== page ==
We've been enjoying sharing details of some of Penwith's flowers on our social media channels, so on this page we have pulled together all of our Penwith flowers to help you to spot them in our living, working landscape. And if you would like to stay up to date with out latest social media posts be sure to follow us on Facebook, Twitter and Instagram.
A sign that spring really is on the way, is the Primrose. This beautiful flower is quite common in Cornwall, but far less abundant than it used to be. The Scientific name is Primula vulgaris, which translates to the common first rose, a good name but not quite accurate any more. Shakespeare mentions it in The Winters Tale, ‘Pale Primroses that die unmarried’, as a reference to the fact that as it flowers so early, there aren’t many insects around to pollinate it. But if you look closely you can see our primrose is being visited by a fly, so it will be wed!
The sharper eyed among you will have noticed that in our previous image of primroses was another, more yellow flower. This is Lesser Celandine (Ficaria verna), a member of the buttercup family. It is one of the first flowers out in Penwith, abundant in early spring almost everywhere. To tell it apart from other buttercups, have a look at the more slender petals, and heart shaped leaves. These little hearts can help you remember its name as it is everywhere on Valentine’s Day, and valentine sounds like celandine (a bit!).
The Three-cornered Leek is abundant in the hedges and lanes of Penwith in springtime. It is so called because of it’s triangular stem. It is a member of the onion family as reflected by its Latin name Allium triquetrum which means 'the onion with three sides'! It is an introduced species and can be a little invasive. It’s edible with a delicious garlic flavour, lovely in salads, while the flowers having a sweet nutty flavour.
In folklore, Blackthorn (Prunus spinosa) has a negative reputation as it linked to cursing in witchcraft - the wood was used for blasting rods and the thorns used in curse poppets. However, as Blackthorn has the largest thorns of any plant in the UK, they have also been used in sewing needles. Interestingly the flowers of Blackthorn come out before the leaves, the other way round from Hawthorn (Creteagus monogyna). The flowers then go on to develop into sloe berries, very bitter but delicious in sloe gin!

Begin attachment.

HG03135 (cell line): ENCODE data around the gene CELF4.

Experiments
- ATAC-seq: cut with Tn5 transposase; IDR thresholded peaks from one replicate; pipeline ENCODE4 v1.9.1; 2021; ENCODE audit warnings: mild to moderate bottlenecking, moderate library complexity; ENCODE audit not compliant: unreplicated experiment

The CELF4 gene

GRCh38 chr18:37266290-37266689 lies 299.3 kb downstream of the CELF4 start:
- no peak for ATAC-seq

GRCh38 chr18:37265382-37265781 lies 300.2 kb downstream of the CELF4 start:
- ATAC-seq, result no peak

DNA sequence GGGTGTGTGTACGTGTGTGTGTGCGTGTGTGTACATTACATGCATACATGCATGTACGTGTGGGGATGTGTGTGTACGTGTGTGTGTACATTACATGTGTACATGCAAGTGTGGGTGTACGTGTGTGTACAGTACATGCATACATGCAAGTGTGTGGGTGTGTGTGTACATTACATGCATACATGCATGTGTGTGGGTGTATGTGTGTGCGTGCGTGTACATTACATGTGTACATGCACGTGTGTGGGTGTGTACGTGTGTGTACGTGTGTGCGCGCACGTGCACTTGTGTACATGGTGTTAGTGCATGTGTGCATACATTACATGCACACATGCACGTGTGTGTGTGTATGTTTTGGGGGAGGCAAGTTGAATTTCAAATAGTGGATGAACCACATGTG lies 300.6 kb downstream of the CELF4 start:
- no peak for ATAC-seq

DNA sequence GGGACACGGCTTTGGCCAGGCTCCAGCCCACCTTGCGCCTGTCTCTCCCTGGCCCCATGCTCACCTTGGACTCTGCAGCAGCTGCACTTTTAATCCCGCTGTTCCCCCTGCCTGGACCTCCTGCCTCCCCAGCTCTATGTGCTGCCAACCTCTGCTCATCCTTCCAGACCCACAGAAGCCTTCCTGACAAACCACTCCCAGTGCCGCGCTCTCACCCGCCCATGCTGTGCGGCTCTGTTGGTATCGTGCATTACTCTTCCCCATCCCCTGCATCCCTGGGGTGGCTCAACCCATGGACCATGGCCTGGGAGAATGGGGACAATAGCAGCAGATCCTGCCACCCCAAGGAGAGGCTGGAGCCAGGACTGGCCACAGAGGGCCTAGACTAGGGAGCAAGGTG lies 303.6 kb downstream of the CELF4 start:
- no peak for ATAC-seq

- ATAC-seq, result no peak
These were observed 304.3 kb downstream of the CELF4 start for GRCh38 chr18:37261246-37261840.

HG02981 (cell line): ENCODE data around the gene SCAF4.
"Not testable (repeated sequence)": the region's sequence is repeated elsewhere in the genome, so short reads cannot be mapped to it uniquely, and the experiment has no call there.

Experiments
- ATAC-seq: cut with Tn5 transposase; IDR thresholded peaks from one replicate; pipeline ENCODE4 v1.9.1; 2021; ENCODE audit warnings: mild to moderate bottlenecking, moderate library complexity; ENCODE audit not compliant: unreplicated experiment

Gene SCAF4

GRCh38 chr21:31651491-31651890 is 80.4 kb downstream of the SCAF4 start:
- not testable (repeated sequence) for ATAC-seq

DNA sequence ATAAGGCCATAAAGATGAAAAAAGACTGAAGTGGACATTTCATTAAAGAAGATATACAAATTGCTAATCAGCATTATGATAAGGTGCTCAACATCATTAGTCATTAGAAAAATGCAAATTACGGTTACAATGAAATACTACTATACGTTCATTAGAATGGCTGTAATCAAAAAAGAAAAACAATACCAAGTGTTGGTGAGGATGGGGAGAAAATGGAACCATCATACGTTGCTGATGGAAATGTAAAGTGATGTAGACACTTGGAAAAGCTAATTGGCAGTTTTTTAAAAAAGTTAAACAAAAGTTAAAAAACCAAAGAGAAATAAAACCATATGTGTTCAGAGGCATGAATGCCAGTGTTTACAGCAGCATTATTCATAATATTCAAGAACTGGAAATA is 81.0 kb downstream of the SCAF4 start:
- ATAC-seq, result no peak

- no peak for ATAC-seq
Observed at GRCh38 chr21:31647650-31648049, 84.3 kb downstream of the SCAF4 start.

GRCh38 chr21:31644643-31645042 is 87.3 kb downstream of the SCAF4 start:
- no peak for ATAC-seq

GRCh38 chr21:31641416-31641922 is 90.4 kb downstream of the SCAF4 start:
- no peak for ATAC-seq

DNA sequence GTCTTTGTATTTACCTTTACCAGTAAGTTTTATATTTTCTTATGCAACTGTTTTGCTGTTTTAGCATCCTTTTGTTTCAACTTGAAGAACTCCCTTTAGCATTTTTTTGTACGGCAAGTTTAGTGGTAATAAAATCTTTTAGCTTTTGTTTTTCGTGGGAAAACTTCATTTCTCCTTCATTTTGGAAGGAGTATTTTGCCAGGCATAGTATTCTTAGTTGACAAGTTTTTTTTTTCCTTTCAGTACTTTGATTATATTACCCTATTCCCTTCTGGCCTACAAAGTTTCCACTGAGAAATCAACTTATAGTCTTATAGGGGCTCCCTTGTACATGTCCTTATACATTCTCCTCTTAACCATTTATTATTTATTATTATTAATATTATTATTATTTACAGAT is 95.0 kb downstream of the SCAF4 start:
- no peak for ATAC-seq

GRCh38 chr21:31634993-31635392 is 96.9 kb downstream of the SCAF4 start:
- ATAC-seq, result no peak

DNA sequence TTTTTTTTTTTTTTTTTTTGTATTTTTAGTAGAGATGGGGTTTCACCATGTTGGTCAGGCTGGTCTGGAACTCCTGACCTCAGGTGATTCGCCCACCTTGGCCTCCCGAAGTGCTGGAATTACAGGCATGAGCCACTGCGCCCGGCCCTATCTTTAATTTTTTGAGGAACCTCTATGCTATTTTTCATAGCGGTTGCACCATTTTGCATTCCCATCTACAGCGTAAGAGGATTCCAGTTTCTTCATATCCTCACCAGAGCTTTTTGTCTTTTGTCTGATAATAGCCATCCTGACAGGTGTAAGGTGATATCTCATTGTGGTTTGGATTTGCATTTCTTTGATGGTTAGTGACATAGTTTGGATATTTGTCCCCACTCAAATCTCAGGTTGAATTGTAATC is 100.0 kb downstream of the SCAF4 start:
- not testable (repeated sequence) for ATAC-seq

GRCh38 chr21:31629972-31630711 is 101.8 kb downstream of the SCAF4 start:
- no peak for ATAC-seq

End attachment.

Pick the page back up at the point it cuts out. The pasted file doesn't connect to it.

The Common Dog-violet (Viola riviniana) is a beautiful delicate purple flower that shows its face on the hedges, banks and moors of Penwith in springtime. ‘Dog’ is a derogatory term, referring to the fact that the Common Dog Violet has no scent, unlike the Sweet Violet (Viola odorata). However it is a hugely important flower, being the food plant for the caterpillars of several of our rarest butterflies in the UK, including the Pearl-bordered Fritillary and High Brown Fritillary. It’s also important as a nectar source for adult butterflies.
This lovely flower is Greater Stitchwort (Stellaria holostea). Through April its beautiful delicate white petals and slender leaves appear in our lanes and hedges. The name apparently refers to the use of the plant as a remedy to ease stitches and pains in the side. The Latin name refers to another past herbal medical use, holostea meaning to make bones whole again!
Grey Willow (Pussy Willow)
Grey Willow (Salix cinerea) or Pussy Willow as it is often called at this time of year, bursts into flower in our Cornish countryside in spring. It is a small gnarly tree, loving the dampest areas. Grey Willow is dioecious, meaning male and female flowers grow on separate trees. The male catkins are grey and oval in shape, becoming yellow when ripe with pollen. The female catkins are longer and green.